Whole Foods And ‘Fascism’

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I have watched with amusement the reaction to Whole Foods CEO John Mackey’s recent denunciation of Obamacare as fascist. Here’s the comment he made during a recent NPR interview when asked by Steve Inskeep whether Obamacare was socialist in nature:

Technically speaking, it’s more like fascism. Socialism is where the government owns the means of production. In fascism, the government doesn’t own the means of production, but they do control it — and that’s what’s happening with our health care programs and these reforms.

My knowledge of political economy is a little rusty, but I think what Mackey said is basically true. Be that as it may, then the question is: do you really want to go down that road? Using that kind of language, as Mackey acknowledged when he walked back the characterization, evokes images of the iron fists of Hitler and Mussolini. And it will almost ensure that the headline coming out of the interview will focus on the S word and his message will be lost.

In 2009, after Mackey penned an op-ed for the Wall Street Journal denouncing Obamacare, the left-of-center sensibilities of thousands of Whole Food customers were offended, prompting calls for a boycott of the company whose boss did little more than question an unpopular law. The reaction to the fascism comments has been almost as fierce.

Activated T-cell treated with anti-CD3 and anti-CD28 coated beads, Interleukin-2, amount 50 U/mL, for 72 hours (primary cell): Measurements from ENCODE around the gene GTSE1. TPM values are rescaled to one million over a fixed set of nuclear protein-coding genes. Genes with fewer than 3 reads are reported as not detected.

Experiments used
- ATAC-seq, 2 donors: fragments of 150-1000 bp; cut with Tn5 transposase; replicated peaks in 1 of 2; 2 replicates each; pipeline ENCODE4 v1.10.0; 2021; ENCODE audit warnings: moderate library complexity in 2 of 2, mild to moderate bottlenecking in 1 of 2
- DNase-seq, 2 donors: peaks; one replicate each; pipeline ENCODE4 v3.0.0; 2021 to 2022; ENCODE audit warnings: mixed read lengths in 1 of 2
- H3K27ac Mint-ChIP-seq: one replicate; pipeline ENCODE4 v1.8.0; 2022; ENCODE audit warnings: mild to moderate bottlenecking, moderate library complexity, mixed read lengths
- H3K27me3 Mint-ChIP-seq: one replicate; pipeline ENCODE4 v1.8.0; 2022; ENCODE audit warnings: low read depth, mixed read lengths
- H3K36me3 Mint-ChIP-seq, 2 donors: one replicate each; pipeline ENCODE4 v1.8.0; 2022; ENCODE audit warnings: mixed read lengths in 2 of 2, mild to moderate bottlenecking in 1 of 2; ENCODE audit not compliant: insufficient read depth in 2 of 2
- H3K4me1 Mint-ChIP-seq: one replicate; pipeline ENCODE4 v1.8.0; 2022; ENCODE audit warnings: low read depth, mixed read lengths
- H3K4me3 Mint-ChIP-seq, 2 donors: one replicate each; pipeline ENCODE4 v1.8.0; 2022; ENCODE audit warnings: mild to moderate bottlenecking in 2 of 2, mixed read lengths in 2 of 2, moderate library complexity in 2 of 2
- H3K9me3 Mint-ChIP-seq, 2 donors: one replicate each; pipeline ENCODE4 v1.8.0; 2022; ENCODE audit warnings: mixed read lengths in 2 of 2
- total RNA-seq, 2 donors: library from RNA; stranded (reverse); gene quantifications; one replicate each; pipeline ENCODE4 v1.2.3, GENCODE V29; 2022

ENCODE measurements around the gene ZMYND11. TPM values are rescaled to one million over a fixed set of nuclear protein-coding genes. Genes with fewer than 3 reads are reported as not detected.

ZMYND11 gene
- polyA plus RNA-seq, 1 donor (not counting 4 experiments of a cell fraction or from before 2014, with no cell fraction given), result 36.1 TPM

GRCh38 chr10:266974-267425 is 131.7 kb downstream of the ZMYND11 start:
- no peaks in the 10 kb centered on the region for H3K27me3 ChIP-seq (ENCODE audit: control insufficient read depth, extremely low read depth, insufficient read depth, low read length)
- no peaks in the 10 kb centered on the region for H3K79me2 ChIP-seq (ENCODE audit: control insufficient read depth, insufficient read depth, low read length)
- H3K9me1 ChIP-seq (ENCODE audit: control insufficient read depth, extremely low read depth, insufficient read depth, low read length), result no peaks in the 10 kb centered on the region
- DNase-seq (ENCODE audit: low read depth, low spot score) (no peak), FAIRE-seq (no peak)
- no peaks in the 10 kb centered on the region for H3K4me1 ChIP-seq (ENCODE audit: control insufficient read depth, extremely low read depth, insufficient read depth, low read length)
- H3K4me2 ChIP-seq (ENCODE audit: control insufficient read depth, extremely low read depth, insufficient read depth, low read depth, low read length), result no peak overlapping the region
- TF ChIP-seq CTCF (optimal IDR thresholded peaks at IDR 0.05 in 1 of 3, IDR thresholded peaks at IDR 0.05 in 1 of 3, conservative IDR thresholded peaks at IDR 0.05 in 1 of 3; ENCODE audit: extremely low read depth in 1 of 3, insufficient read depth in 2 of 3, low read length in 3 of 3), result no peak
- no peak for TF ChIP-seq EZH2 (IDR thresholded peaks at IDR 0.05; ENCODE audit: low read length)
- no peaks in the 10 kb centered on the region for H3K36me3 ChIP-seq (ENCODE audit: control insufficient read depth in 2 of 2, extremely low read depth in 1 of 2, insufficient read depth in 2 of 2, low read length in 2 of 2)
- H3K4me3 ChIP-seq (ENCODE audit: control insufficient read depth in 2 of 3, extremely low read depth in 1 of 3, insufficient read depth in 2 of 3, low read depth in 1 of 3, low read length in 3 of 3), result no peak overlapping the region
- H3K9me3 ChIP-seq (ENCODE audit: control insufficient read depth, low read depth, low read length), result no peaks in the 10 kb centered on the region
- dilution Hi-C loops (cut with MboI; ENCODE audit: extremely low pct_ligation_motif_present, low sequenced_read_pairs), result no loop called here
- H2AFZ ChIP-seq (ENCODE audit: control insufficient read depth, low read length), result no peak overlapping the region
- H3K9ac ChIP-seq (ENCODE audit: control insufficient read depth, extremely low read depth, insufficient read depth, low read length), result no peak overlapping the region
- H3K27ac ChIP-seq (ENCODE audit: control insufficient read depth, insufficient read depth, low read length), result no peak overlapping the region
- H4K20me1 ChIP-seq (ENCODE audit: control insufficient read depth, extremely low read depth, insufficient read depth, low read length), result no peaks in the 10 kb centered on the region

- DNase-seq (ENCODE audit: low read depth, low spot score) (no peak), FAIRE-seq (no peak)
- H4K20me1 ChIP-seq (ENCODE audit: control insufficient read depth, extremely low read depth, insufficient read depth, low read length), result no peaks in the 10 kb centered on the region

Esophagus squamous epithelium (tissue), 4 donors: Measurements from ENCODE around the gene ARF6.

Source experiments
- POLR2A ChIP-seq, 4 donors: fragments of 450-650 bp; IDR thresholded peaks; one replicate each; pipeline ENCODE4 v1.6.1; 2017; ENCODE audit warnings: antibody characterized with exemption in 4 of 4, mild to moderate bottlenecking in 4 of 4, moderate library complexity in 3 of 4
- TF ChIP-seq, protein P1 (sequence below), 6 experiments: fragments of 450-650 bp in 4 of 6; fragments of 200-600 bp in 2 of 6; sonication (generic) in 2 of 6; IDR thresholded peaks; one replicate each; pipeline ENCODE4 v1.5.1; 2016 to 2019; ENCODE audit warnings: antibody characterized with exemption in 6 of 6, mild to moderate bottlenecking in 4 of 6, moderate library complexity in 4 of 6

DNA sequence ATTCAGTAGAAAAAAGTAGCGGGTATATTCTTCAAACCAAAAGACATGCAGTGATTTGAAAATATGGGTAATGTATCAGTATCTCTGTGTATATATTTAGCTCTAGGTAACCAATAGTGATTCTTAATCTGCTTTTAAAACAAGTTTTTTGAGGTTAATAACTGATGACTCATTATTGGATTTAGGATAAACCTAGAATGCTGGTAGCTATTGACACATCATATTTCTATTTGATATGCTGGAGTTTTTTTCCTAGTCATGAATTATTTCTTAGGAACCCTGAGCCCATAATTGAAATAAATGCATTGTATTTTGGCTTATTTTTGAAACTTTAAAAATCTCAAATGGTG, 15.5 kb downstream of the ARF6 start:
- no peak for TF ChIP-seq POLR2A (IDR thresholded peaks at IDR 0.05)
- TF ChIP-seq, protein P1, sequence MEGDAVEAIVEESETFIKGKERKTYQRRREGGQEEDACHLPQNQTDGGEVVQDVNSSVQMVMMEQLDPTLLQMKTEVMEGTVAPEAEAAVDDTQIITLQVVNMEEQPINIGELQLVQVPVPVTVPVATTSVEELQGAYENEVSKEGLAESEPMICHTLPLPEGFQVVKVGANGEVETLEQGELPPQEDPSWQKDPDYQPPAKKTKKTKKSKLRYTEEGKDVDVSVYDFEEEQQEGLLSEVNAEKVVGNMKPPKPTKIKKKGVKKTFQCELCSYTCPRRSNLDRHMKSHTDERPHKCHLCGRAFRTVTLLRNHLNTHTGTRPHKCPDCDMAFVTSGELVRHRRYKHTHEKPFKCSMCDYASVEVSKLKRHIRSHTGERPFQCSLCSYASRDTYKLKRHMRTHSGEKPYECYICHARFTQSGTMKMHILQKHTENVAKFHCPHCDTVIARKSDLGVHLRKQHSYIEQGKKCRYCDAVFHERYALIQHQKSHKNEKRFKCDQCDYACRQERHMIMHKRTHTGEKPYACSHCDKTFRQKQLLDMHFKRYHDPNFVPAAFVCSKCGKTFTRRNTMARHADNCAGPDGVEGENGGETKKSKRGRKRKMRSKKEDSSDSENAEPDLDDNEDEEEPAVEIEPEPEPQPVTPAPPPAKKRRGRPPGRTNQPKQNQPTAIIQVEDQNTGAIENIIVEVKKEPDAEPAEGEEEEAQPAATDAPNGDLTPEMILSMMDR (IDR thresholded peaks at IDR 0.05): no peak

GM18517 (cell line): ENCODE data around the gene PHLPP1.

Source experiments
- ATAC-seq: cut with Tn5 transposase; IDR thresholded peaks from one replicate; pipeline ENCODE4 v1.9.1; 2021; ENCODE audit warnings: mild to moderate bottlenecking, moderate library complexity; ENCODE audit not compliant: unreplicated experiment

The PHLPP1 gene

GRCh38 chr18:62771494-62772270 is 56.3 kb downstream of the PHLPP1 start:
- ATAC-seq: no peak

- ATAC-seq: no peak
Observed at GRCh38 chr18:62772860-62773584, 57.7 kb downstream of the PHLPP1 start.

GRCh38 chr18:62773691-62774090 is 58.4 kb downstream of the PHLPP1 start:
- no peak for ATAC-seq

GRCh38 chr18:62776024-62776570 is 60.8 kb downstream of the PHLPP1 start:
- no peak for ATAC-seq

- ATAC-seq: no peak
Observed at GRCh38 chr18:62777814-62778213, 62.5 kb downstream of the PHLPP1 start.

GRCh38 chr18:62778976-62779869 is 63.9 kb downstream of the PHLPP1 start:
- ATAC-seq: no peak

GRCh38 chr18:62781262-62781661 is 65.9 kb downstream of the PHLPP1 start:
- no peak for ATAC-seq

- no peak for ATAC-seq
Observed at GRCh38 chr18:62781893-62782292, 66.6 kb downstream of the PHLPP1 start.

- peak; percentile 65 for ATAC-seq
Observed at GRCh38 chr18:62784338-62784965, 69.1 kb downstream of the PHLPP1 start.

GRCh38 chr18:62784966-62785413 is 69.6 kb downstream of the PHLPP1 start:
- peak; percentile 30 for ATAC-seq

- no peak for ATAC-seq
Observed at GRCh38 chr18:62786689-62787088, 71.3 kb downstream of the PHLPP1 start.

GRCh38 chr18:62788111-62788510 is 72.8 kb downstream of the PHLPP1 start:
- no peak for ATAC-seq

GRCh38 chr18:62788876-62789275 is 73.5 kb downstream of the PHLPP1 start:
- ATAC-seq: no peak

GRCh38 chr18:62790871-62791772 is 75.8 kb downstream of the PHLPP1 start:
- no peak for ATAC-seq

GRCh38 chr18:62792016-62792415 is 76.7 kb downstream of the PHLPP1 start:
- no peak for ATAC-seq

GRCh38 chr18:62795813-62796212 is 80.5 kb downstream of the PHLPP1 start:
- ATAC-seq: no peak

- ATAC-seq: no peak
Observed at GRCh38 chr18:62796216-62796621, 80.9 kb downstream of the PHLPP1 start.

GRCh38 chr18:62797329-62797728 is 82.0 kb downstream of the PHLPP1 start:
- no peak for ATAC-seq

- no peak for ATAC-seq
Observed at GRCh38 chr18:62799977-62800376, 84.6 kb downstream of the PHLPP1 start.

Like it or not, big business is here to stay. I think what his critics fail to realize is that Mackey is one of the good guys. Agree or disagree with his take on Obamacare, but Mackey’s model of what he calls “conscious capitalism,” enunciated on his appearance on today’s Morning Joe (see video above), is an enlightened view that should be encouraged, not vilified.

For 15 straight years, Whole Foods has made Fortune’s list of the 100 best companies to work for. And guess what: it’s a non-union shop. How could this be, progressives might ask?

From a piece Mackey co-authored for the Harvard Business Review:

Conscious businesses are galvanized by higher purposes that serve, align and integrate the interests of all their major stakeholders … They have conscious leaders who are driven by service to the company’s purpose, to all the people the business touches and to the planet we all share. Conscious businesses have trusting, authentic, innovative and caring cultures that make working there a source of both personal growth and professional fulfillment. They endeavor to create financial, intellectual, social, cultural, emotional, spiritual, physical and ecological wealth for all their stakeholders.

I’ve always agreed with this philosophy. I think it’s possible to run an inclusive organization that values its workers while generating value for shareholders and consumers. If you are just in business for the money, then you have no soul. You have to believe in a higher purpose — that your product improves people’s lives on some level. Otherwise, the door is left wide open to theft and chicanery.

Now I ask you: Whatever you may think of John Mackey’s politics, do we need more people like him in the corporate world? Or do we need more Sandy Weills? The answer should be obvious.

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